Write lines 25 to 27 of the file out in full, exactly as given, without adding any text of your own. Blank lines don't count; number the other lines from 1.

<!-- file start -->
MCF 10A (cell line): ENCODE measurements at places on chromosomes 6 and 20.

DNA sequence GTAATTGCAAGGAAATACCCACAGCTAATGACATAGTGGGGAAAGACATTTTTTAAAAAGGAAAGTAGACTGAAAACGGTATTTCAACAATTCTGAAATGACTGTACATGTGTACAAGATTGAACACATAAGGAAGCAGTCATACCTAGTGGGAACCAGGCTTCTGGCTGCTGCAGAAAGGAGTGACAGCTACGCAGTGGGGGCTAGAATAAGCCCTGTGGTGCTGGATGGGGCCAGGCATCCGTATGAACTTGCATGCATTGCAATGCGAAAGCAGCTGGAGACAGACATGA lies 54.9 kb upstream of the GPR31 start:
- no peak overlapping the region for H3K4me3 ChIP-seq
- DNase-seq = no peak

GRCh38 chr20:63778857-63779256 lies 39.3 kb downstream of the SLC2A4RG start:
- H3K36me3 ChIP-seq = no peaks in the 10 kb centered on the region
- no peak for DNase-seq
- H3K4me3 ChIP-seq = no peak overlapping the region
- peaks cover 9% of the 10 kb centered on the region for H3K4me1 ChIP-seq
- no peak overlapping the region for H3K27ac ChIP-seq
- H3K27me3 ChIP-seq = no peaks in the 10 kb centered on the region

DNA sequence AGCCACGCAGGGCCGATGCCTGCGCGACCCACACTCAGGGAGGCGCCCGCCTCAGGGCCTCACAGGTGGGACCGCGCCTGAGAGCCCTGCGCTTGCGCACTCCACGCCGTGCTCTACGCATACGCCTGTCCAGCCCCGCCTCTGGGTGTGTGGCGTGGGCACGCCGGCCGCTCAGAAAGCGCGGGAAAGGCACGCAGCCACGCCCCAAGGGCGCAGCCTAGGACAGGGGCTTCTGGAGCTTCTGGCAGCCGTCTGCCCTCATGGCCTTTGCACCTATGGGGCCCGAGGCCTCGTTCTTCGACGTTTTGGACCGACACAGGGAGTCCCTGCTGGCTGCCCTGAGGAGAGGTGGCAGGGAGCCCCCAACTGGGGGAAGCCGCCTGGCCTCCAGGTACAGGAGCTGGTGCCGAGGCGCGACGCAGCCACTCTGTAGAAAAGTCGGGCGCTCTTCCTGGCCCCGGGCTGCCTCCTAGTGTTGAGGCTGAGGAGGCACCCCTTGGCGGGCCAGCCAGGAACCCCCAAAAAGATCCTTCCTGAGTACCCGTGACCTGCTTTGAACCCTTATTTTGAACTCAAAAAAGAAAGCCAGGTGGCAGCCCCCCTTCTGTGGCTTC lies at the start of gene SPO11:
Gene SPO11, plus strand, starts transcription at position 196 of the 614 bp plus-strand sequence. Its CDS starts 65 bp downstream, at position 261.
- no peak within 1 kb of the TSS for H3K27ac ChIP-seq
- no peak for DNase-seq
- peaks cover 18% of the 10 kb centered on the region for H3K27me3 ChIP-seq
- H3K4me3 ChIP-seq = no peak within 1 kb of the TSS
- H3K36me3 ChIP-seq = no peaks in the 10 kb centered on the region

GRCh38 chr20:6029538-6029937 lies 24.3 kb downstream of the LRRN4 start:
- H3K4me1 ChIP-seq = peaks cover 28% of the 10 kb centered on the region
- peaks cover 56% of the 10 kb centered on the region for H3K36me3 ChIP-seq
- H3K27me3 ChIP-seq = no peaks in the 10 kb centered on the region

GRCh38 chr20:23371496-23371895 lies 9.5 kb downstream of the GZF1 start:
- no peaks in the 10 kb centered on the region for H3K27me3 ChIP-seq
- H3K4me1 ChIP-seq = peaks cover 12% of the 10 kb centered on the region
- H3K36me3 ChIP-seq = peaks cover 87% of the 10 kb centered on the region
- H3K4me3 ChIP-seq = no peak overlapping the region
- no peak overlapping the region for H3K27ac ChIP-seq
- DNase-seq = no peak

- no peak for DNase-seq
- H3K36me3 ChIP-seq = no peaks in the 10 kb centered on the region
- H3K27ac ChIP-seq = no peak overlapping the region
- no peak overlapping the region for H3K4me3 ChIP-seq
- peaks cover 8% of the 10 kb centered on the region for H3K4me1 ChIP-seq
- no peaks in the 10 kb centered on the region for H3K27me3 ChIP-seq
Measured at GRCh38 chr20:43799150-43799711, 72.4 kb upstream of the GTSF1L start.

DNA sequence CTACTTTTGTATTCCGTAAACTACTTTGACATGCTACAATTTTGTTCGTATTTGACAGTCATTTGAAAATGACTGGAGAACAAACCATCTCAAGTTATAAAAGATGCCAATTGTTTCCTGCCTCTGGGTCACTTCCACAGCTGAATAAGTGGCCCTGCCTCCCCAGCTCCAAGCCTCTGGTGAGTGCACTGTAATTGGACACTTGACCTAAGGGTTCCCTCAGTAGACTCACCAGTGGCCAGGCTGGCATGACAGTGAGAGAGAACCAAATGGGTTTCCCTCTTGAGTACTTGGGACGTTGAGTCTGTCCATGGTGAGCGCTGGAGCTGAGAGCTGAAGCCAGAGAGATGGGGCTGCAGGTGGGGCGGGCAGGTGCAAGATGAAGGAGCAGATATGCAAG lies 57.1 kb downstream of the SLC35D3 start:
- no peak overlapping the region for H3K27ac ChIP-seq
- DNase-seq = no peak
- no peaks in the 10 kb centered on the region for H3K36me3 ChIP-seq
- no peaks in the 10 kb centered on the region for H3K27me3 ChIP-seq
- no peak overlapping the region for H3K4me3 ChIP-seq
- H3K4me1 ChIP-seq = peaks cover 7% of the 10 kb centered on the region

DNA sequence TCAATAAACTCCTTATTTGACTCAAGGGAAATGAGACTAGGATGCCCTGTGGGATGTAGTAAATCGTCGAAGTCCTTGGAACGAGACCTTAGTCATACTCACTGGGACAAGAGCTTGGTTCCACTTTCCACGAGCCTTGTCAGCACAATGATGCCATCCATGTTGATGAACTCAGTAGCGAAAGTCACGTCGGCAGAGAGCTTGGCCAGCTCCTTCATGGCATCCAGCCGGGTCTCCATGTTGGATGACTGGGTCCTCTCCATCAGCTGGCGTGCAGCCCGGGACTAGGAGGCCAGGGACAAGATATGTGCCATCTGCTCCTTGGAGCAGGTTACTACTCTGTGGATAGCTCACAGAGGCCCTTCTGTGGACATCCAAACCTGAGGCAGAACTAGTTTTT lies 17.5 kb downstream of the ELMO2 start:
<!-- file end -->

- H3K4me1 ChIP-seq = peaks cover 12% of the 10 kb centered on the region
- H3K36me3 ChIP-seq = peaks cover 87% of the 10 kb centered on the region
- H3K4me3 ChIP-seq = no peak overlapping the region